Gov. Raimondo's Rhode Island roadblock bad policy
I had a pleasant chat Friday morning with Joshua Martineau, a Rhode Island National Guard staff sergeant who is among the soldiers Gov. Gina Raimondo has deployed to the state's border with Connecticut in her coronavirus war, greeting passengers getting off trains.
Martineau and three other soldiers in battle fatigues were setting up a checkpoint at the Amtrak train station in Westerly, the first stop after the Connecticut border, where they will take the names of passengers arriving from New York and ask them to self-quarantine for two weeks.
"People should take it very seriously," said Martineau, who told me he left his security job at a hospital to answer the call for volunteers for Raimondo's new intervention. Soldiers have been posted at the state's bus stations, as well.
I also spoke Friday morning with a Westerly police officer stationed in his cruiser at the Connecticut border at Route 1.
He seemed a bit sheepish to admit he had been sent there to create a presence at the border and shrugged when asked whether he was prepared to stop cars with New York plates entering the state, as the governor has ordered. He said he would.
I have a lot of respect for the Rhode Island governor, and I salute most of her hard work in preparing her state for the coronavirus pandemic, but I think she's wrong with what she is doing at the border.
I agree with the American Civil Liberties Union of Rhode Island, which criticized the governor's measures related to arriving New Yorkers almost as soon as they were announced.
A license plate from another state does not meet the constitutional criteria for probable cause for stopping a car and interrogating the driver.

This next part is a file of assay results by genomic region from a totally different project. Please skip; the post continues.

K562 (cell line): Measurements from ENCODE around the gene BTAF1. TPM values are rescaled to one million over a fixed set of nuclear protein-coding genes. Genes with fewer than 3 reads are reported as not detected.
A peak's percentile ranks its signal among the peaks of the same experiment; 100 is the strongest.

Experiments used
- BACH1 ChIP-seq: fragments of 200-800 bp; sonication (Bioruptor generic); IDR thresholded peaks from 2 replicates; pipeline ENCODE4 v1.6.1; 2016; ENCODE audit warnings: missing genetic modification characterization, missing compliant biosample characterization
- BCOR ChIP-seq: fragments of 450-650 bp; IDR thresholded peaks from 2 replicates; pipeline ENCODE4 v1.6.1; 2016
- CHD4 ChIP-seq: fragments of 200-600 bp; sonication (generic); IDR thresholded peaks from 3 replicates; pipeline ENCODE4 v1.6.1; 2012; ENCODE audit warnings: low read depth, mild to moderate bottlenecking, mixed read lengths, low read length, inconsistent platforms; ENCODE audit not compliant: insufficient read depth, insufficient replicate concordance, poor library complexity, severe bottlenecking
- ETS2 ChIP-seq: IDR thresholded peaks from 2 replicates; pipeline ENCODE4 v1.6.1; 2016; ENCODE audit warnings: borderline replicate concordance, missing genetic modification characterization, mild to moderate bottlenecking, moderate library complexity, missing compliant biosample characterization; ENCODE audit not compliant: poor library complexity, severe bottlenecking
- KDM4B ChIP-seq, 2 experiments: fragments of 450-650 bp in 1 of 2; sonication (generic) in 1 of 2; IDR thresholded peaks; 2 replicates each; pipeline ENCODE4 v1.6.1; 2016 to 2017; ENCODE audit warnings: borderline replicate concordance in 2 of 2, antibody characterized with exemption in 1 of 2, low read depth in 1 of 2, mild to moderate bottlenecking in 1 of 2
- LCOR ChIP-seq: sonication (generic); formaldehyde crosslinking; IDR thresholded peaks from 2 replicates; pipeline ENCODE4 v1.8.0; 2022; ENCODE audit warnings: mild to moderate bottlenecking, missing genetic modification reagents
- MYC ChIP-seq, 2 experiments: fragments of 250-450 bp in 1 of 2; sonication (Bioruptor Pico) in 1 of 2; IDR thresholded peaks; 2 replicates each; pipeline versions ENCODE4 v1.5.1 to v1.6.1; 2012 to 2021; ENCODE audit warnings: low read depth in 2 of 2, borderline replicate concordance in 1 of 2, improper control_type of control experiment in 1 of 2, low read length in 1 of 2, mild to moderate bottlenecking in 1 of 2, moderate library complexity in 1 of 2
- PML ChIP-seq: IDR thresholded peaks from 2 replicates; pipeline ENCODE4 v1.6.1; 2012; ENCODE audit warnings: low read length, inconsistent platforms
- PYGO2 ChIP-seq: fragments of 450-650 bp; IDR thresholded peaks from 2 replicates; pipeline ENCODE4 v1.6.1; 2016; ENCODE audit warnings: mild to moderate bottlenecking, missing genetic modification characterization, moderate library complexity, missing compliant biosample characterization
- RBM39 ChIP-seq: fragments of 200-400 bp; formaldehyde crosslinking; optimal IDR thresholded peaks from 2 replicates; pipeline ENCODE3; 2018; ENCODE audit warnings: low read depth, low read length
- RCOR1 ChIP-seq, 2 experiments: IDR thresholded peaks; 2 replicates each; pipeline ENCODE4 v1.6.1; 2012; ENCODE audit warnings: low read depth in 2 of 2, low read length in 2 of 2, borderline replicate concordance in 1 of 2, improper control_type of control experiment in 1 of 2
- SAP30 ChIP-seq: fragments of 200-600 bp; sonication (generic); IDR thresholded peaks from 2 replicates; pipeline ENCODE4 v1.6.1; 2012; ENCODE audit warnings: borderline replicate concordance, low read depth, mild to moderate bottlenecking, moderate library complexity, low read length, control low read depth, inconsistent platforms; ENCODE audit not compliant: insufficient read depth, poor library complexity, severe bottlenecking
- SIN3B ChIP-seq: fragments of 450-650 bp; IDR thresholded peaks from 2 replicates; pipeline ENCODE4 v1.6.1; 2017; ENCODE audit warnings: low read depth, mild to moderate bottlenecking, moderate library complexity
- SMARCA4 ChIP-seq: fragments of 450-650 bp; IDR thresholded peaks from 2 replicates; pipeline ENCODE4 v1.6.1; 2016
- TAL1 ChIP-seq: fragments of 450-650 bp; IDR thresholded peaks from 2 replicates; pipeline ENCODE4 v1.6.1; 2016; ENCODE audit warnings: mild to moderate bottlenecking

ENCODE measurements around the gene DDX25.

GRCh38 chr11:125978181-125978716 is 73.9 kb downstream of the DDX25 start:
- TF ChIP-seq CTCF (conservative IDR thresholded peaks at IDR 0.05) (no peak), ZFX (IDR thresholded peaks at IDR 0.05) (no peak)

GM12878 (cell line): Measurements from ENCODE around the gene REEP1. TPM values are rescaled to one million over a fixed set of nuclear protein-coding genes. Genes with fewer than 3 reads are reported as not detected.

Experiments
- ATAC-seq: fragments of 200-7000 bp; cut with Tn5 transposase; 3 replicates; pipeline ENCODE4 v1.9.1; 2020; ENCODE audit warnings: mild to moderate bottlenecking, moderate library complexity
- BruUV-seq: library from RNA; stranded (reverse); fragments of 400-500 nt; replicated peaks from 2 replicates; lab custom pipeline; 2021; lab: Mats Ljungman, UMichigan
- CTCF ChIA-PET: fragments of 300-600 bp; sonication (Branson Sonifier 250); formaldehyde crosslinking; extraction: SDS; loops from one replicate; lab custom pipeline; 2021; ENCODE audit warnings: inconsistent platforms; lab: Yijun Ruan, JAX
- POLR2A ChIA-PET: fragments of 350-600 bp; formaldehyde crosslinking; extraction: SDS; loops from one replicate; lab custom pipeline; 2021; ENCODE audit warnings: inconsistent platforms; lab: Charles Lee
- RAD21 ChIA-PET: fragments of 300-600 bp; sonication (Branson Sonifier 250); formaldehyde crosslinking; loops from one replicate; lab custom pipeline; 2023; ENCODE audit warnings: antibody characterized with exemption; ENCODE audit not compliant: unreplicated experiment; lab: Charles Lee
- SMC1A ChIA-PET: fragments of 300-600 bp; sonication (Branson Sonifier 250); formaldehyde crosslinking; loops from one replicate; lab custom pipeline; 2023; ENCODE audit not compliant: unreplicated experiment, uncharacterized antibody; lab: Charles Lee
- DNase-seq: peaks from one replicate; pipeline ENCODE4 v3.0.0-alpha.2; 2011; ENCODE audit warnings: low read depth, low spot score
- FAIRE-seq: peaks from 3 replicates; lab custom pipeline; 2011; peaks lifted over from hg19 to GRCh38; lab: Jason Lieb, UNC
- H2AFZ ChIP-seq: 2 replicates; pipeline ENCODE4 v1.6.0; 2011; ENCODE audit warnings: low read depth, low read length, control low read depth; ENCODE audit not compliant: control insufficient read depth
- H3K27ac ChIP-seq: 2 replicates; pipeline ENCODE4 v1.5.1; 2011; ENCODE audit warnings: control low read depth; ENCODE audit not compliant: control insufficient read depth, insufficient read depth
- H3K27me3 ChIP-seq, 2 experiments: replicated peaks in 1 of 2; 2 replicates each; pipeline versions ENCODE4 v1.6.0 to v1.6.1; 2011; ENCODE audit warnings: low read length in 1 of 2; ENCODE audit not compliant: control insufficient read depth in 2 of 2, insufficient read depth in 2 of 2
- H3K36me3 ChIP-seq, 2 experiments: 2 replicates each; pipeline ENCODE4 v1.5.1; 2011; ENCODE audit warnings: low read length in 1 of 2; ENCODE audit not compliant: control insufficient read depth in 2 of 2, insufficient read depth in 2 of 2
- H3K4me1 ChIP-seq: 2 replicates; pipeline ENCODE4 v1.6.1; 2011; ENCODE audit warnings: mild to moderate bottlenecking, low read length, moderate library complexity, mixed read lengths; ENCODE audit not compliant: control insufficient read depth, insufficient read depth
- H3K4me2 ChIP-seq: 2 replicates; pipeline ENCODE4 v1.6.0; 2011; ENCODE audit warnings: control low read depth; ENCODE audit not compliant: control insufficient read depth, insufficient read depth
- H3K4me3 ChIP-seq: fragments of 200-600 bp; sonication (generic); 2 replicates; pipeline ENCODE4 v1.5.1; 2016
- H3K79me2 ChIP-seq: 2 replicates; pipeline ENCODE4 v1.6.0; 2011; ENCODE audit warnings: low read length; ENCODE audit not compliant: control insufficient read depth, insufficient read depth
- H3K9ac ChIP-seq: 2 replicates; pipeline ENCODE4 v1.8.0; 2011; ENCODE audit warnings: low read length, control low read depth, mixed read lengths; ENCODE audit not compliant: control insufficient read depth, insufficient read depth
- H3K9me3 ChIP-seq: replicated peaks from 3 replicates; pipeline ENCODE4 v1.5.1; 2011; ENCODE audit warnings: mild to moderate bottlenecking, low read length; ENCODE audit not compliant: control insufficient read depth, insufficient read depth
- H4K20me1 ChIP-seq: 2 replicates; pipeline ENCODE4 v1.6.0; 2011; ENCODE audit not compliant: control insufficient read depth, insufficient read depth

The governor has the authority in a medical emergency to suspend some laws but she can't suspend the Constitution, ACLU Director Steven Brown said in a statement.
He's right. No matter how bad this gets, we can't lose our bearings and abandon the Constitution.
Besides, it's not really a good idea.
Surely the New Yorkers who are arriving in Rhode Island, likely to weather the virus storm in their summer houses here, know very well they should self-quarantine for two weeks. There's even a big new temporary sign at the border reminding them.
Why demand a confrontation at the car windows of drivers you suspect may be sick? Why put the Rhode Island police officers at risk?
I didn't ask, but I didn't see where the Westerly police officer I chatted with was equipped with a mask for his new hazardous duty, confronting the possibly contaminated.
The same risk is true for the soldiers at the train station, who were planning to make an announcement to anyone getting off the train, asking those passengers arriving from New York to check in.
Tables with clipboards and hand sanitizer were set up, establishing a new point of contact between the Rhode Island soldiers and the New Yorkers that Raimondo suspects might be carrying the virus. Wouldn't a big pretty-please sign suffice? What's the point of taking names anyway, except to intimidate?
Isn't this a time to offer comfort, not intimidation?
While I was at the Westerly station, a southbound train eased in for a stop. It appeared to be empty, a strange ghost train headed to a city no one wants to visit.
More eerie to me, though, was seeing uniformed soldiers, waiting for the northbound trains, preparing to take names.
This is the opinion of David Collins.
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